Brainstorm Health: Telehealth’s Road Blocks, CRISPR ViaCyte Diabetes Partnership, Low-Dose Aspirin Study
Happy Monday, readers—I hope you had a wonderful weekend. This is Sy.
Some news from the land of CRISPR gene-editing to start off this week: The appropriately named CRISPR Therapeutics—a biotech that, it should be noted, was co-founded by Dr. Emmanuelle Charpentier, one of the pioneers of the genome-tweaking tech that’s at the center of major IP litigation that’s pitted scientific titans against one another—is partnering with San Diego-based ViaCyte in an effort to tackle type 1 diabetes. The initial deal is worth up to $25 million, including $15 million that CRISPR will pay ViaCyte upfront.
Type 1 diabetes is a different beast from the type 2 variety that often soaks up the public health media spotlight. The disorder tends to afflict the young, and it’s caused by a defect in the pancreas which leads to minimal or non-existent insulin production (type 2 diabetes, on the other hand, is associated with insulin resistance and an eventual breakdown in its production—both conditions result in excess blood sugar levels).
ViaCyte has set out on an ambitious quest to treat type 1 diabetes by creating certain kinds of pancreatic cells out of stem cells. But there’s a fly in the ointment—these cells are of an “off-the-shelf” variety, meaning that they aren’t necessarily created to precisely match each individual patient’s cells. That can provoke attacks from the immune system that reject these foreign bodies as, well, foreign.
The hope is that CRISPR gene-editing could could essentially transform ViaCyte’s manufactured pancreatic cells to make them non-threatening to patients’ immune systems.
“We believe the combination of regenerative medicine and gene editing has the potential to offer durable, curative therapies to patients in many different diseases, including common chronic disorders like insulin-requiring diabetes,” said CRISPR Therapeutics CEO Samarth Kulkarni in a statement. “ViaCyte is a pioneer in the regenerative medicine field, and has built a compelling clinical program, robust manufacturing capabilities, and assembled a strong intellectual property position. Partnering with ViaCyte will allow us to accelerate our efforts in regenerative medicine, an area that we believe will provide a variety of longer-term opportunities for our company.”
Kulkarni’s comments on manufacturing and intellectual property are particularly telling. Since ViaCyte’s technology is of the off-the-shelf variety, producing it on a large scale could potentially be less expensive than, say, personalized immunotherapies that are created on a patient-by-patient basis. And, of course, every life sciences firm involved in the CRISPR space is well-versed in the struggles of a strung-out patent litigation process.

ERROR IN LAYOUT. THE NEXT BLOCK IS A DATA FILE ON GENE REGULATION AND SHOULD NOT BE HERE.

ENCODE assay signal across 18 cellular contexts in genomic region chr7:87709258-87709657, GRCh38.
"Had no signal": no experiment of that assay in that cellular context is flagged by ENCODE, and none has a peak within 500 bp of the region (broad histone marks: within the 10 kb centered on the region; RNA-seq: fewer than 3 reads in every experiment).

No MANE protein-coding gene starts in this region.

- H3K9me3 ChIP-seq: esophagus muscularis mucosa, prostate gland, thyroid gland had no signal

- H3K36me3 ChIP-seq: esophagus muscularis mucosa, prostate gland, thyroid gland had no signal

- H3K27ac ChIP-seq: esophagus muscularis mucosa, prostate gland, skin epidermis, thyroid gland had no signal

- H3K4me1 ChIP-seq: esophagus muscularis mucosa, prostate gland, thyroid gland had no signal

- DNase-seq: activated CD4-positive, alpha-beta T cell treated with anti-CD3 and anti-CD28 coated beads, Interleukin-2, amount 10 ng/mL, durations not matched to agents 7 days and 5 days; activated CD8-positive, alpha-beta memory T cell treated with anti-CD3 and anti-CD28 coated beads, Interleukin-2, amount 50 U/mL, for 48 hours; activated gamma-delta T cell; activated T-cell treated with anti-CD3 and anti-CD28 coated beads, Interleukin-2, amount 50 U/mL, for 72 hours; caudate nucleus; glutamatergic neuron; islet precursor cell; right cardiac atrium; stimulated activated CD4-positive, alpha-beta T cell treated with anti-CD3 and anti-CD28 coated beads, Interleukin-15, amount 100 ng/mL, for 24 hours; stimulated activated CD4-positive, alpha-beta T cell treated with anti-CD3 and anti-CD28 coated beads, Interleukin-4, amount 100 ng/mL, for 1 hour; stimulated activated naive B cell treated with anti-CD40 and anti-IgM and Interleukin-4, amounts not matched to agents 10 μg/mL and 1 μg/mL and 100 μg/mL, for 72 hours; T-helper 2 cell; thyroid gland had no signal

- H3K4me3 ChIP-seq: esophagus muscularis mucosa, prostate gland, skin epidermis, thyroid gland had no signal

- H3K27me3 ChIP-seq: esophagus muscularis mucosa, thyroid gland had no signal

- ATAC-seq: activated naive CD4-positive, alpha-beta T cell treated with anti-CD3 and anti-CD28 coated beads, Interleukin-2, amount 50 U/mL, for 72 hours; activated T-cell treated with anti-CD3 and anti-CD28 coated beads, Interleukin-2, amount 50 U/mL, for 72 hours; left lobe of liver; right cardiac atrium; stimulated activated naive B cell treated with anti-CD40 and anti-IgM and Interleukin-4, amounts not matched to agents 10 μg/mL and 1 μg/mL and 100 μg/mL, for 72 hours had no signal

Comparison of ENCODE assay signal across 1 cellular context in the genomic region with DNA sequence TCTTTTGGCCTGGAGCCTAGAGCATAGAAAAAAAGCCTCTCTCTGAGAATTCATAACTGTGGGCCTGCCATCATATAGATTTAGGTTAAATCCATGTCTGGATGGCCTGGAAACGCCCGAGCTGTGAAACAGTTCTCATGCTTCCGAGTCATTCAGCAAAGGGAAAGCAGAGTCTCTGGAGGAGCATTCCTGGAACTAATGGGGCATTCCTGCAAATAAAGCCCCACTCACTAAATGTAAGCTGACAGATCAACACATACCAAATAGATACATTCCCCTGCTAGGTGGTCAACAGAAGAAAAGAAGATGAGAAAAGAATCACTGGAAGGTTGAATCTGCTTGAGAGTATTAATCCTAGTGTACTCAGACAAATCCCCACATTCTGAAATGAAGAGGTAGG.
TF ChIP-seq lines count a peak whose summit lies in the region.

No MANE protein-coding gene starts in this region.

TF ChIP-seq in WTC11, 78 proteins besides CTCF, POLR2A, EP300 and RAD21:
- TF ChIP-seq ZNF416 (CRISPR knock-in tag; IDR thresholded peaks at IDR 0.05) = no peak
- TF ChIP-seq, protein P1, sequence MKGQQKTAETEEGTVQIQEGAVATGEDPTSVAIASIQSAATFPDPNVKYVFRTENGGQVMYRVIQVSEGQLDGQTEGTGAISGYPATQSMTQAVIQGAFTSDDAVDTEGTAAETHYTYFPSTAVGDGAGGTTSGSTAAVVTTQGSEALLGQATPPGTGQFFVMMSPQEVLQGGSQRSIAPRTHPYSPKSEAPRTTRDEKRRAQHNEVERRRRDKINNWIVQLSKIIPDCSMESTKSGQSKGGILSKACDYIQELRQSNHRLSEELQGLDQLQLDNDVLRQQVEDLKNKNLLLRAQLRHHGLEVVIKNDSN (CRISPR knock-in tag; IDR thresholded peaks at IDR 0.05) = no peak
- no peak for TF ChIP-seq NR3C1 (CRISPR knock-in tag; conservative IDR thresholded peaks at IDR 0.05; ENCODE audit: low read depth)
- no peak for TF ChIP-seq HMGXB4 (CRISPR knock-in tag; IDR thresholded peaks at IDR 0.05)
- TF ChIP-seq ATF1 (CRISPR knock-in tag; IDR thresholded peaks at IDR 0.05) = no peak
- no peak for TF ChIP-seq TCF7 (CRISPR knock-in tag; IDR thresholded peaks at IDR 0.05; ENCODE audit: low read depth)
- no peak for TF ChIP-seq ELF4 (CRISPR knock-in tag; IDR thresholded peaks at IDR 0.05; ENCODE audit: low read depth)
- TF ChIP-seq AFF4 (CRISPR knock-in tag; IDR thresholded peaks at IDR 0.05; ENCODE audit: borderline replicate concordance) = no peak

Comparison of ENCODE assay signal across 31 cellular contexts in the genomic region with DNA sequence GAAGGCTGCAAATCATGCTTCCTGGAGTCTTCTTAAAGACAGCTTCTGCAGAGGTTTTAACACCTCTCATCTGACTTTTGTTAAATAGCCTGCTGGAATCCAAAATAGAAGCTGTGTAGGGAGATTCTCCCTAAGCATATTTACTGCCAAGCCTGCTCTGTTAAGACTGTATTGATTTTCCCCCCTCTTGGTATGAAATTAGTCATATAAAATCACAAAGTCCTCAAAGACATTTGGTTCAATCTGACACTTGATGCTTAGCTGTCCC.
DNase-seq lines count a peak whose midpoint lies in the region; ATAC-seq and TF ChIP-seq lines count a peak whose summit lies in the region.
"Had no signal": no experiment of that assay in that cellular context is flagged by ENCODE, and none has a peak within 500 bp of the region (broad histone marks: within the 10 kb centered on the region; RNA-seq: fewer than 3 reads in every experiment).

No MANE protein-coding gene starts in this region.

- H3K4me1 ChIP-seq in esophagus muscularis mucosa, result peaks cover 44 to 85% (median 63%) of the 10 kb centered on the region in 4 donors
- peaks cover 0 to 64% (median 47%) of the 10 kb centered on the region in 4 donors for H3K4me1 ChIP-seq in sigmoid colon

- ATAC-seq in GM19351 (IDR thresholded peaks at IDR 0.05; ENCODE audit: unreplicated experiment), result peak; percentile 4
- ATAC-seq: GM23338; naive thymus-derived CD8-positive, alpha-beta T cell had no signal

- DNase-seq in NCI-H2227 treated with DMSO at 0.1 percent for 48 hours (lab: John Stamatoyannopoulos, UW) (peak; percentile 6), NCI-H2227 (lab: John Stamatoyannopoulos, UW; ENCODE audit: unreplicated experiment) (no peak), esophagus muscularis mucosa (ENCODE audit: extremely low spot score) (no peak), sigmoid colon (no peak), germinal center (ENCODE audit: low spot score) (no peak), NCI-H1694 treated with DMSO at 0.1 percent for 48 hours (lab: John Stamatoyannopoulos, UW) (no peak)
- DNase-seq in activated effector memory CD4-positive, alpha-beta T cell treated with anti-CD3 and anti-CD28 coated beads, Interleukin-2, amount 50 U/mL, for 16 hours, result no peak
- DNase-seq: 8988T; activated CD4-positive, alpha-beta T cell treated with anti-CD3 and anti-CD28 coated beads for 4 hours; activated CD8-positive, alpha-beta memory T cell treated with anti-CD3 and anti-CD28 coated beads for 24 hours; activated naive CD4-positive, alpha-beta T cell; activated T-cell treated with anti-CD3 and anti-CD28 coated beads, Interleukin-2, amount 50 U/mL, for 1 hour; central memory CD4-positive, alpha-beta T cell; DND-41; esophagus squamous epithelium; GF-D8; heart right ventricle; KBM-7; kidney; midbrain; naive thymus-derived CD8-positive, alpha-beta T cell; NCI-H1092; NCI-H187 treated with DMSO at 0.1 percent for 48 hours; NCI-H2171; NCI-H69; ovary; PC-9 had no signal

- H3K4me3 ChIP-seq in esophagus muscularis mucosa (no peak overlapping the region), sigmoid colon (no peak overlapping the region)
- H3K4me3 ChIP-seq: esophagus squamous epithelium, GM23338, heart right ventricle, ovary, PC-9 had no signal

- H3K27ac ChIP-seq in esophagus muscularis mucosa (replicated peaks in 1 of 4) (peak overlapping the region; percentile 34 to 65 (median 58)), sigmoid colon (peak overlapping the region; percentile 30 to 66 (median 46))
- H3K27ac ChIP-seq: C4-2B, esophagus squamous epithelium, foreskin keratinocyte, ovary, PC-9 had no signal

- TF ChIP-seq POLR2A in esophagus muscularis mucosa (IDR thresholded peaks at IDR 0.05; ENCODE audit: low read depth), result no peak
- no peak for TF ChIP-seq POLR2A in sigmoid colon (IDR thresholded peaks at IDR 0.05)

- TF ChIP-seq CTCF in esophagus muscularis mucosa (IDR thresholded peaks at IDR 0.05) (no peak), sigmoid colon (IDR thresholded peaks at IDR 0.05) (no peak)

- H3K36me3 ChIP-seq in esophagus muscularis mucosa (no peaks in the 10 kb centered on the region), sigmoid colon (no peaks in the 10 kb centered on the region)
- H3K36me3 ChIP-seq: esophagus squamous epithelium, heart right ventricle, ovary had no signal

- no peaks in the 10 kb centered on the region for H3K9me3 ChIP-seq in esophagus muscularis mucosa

Read on for the day’s news.
The road blocks to universal telehealth. I sat down for a fascinating conversation with Dr. Roy Schoenberg, president and CEO of telehealth giant American Well, on the current and future state of telemedicine in America. We touched on where the industry is growing, where the promise lies—and the various factors that are still holding the sector back. I'll report back with a more detailed explication of our chat. (Regular readers will remember Schoenberg's talk at the most recent Fortune Brainstorm Health conference, where he touched on the value that medical records have for hackers and digital delinquents).
Teva triumphant in FDA migraine drug win. Teva Pharmaceuticals, which has seemingly been battered with unfortunate news for years now, notched a win late last week as the Food and Drug Administration (FDA) approved its migraine drug Ajovy. This was a crucial victory for the debt-dragged Teva since the treatment is key to its strategy for replacing falling revenues of its flagship Copaxone, a multiple sclerosis treatment. Rival Amgen had a migraine drug from in the same, new therapeutic space approved earlier this year. Teva shares were up 2.5% in Monday trading. (Fortune)
THE BIG PICTURE
Ever-changing science, aspirin edition. Science, much to the chagrin of the general public, is dynamic (it's a quality that's literally baked into the definition of science itself). The ever-evolving quality extended this week to a long-held public health truth: The health benefits of low-dose aspirin. New research published in the New England Journal of Medicine suggested an association (ahem, correlation does not equal causation) between regular aspirin use and all-cause mortality, as well as harmful side effects such as increased bleeding. However, several public health experts were quick to point out that the studies primarily focused on older people—and that the preventive health benefits of aspirin, including fighting inflammation that may be associated with cancers and other health conditions, could still be realized by those who start a regimen earlier. (Fortune)
Weed Coke. Would you like your Coke with a side—or, uh, infusion—of weed? You may just be in luck! The beverage giant is reportedly considering a partnership with Aurora Cannabis to create marijuana-infused beverages. As with most industries trying to tip-toe their way into the cannabis sector, the theoretical focus would be on mixing CBD, a.k.a not the high-inducing THC, component of marijuana into drinks. While CBD now has FDA-validated medical effects, there would still be plenty of regulatory questions about such a product's viability. (Fortune)
Scratch Raises $17 Million to Make Loan Payments Less Awful, by Jeff John Roberts
|Produced by Sy Mukherjee|
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